National Day of Unplugging began on Friday at sundown. It is a pledge to go without the Internet for 24-hours.

"I forgot how bad my handwriting is." (In case you can't read that.)

"Usually listen to podcasts on the subway. Today I have Post-it notes."

"People on the subway seem to find Post-it notes suspicious."

"Wrote step-by-step directions to restaurant. Cannot see which street I'm on."

"Ask someone."

"Without my usual time-telling device, I have no idea whether I should be in a hurry."

"Ask a waiter when I arrive. I'm early."

"Indian food. No idea what the menu means. Missing Foursquare."

"Lost Post-it note with address for event."

"Momentary panic."

"Found it."

"Beyonce #shazam." (But, like, without Shazam.)

"New day, new pen!"

"No weather report."

"Guess that it is cold, wear a sweater."

"Don't have an address for my appointment."

"Know how to use maps, but keep them on Internet."

"Know how to use a landline, but don't have one."

"Ultimately ask fiancé to look it up for me."

"I realize this is cheating."

"Colors look brighter! The sun is warmer!"

"Well, not really. But I do think I'm becomming [sic] a better pedestrian." (One misses spellcheck at a time like this.)

"One hour (ish--I couldn't really look it up) until sundown. Must. Check. Email."

"Huzzah! Plugging back in."

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Live-Blogging The National Day of Unplugging

24 hours of Internet abstinence, as documented via a pen and a stack of Post-it notes.

On Friday at sundown, thousands powered down their computers and smartphones to begin a 24-hour digital fast in honor of National Day of Unplugging, a pseudo-holiday that encourages reconnecting with relaxation by disconnecting from the Internet.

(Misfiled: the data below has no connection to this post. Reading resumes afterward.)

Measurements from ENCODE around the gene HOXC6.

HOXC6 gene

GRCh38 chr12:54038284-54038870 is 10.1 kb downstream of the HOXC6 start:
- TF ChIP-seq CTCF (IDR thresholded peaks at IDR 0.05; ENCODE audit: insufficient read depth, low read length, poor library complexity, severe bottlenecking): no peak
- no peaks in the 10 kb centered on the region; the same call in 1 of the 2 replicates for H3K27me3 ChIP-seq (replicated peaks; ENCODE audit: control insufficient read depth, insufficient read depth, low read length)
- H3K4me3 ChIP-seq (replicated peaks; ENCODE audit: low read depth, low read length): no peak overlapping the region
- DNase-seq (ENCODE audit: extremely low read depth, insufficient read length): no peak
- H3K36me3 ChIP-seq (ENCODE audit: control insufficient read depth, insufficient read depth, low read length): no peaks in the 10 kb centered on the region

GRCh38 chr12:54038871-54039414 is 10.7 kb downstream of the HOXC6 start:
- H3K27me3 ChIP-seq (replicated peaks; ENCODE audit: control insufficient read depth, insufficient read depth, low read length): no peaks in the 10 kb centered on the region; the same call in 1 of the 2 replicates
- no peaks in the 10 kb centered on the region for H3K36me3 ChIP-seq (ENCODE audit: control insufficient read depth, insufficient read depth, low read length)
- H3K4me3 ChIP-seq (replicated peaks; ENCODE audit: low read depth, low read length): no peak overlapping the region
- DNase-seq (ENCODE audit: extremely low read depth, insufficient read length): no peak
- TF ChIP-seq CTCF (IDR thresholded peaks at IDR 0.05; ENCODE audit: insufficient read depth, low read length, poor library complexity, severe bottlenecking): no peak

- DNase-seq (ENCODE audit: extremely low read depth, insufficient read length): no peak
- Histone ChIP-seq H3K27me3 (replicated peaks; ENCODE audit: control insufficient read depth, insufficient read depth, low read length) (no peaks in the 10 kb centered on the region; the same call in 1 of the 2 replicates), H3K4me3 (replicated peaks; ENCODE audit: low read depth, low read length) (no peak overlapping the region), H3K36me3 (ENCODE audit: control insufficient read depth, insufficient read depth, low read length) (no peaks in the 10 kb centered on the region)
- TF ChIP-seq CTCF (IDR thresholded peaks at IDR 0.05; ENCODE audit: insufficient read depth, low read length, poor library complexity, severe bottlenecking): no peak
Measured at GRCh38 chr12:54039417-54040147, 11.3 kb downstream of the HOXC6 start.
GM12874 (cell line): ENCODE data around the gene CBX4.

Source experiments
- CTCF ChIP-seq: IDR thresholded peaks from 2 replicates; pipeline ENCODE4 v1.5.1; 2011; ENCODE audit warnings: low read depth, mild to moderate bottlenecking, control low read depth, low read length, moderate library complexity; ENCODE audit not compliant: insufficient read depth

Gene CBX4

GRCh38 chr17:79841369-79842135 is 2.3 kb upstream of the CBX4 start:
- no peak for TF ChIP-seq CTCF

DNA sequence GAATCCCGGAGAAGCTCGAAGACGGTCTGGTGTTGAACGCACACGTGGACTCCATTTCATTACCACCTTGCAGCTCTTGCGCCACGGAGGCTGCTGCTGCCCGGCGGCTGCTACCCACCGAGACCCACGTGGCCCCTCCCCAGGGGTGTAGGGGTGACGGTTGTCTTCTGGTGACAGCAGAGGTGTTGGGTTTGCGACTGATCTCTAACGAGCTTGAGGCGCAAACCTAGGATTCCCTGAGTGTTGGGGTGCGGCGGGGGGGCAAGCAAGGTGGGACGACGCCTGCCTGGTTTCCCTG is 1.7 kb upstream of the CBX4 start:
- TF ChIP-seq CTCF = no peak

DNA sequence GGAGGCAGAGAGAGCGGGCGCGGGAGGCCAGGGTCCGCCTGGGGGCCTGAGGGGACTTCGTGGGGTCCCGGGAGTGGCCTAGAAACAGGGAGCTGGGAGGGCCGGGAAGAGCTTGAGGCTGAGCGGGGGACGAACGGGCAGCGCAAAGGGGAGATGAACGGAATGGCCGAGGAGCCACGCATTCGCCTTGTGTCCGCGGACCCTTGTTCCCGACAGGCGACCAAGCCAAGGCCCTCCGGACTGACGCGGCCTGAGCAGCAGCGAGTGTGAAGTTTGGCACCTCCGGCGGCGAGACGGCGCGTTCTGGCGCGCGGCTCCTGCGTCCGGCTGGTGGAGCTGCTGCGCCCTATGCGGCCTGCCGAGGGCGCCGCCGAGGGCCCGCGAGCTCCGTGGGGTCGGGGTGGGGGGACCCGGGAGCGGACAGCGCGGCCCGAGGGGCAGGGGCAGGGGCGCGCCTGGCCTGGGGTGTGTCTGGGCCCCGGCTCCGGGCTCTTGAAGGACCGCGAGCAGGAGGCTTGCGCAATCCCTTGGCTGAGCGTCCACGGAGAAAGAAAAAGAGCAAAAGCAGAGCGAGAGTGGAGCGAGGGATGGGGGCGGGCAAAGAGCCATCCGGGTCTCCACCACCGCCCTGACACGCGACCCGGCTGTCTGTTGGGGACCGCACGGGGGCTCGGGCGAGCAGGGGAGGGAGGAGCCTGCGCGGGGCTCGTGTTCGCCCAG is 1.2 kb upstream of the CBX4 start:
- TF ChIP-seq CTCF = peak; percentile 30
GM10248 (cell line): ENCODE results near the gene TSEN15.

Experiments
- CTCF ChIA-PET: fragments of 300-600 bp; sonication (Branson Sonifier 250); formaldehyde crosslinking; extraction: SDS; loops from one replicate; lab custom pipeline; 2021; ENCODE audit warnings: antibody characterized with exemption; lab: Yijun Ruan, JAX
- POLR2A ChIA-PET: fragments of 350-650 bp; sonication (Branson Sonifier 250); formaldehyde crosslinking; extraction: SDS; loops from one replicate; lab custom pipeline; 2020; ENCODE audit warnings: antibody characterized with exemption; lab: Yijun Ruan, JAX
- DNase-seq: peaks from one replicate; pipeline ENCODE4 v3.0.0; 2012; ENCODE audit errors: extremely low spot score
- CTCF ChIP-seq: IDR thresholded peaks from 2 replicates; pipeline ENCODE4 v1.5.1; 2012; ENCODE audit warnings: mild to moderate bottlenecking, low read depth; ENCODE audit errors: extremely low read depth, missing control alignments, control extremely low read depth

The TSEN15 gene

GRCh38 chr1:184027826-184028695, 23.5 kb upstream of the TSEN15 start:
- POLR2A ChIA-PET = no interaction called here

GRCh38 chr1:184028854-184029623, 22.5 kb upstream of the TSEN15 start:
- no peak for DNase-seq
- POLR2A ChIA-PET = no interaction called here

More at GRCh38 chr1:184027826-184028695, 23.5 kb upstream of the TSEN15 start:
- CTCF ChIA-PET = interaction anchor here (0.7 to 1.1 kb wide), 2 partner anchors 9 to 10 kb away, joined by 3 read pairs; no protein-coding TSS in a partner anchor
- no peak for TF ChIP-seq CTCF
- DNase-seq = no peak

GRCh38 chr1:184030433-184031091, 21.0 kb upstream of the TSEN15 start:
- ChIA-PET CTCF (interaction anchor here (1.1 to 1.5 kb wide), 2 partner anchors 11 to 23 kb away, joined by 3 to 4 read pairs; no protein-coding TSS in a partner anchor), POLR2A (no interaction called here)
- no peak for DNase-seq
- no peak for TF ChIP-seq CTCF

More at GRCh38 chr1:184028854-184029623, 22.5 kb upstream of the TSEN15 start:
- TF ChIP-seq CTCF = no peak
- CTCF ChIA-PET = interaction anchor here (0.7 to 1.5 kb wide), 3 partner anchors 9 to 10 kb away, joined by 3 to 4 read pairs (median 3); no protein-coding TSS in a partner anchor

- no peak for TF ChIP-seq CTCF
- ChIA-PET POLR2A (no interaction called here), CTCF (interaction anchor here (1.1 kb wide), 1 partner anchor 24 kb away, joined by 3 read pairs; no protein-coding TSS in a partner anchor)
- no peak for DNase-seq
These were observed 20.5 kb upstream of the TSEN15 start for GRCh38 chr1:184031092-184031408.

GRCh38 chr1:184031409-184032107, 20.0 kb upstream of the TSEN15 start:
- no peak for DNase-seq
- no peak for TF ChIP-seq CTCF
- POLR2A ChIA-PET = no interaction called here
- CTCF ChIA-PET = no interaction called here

The day is an outgrowth of 10 principles that a Jewish non-profit, Reboot, calls the Sabbath Manifesto. Its goal is to "slow down lives in an increasingly hectic world."

With evidence showing constant connectivity increases stress, disrupts sleep, and kills creativity, unplugging is a concept that’s hard to argue with. "I'm surprised by how enjoyable it is, how peaceful it is, how rejuvenated you feel," Davy Rothbart, a two-time participant of the pledge told USA Today before beginning his third day of pledged Internet abstinence. "It's weird how transformative it is."

I decided to give it a go, "live-blogging" my experience with a stack of Post-it notes and a pen.

At some point I realized that, without my nose buried in a maps app, I was becoming a better pedestrian, and I enjoyed the unfamiliar sensation of boredom while waiting for a friend at a restaurant Friday night. But waking with my own devices unplugged on Saturday, I had trouble feeling the peace Rothbart describes. I couldn't read the new book I was planning to download or take my usual online yoga class. And if I hadn’t sneaked through a loophole by asking my fiancé to look up an address on my behalf—I would have missed a date with my best friend.

Instead of feeling liberated to experience the real world when I shut down my digital connection, I felt inhibited. It wasn’t a nagging pressure to check my email, but rather a realization that I don’t own paper maps, don’t know telephone numbers by heart, and access even classic literature from a digital device.

On the National Day of Unplugging website, participants uploaded photos of themselves with signs that say "I unplug to ___." They've filled in the blank with responses such as "celebrate my birthday with my family," "live life fully," "opera," "get outside." It's difficult to do any of these with a phone glued to your jaw. But it's equally difficult without using the tools of our era to plan, navigate, and communicate. Shutting down the Internet felt a bit like refusing to use electricity—a frivolous rejection of a tool instead of serious consideration about how we use it.

[Image: Flickr user]

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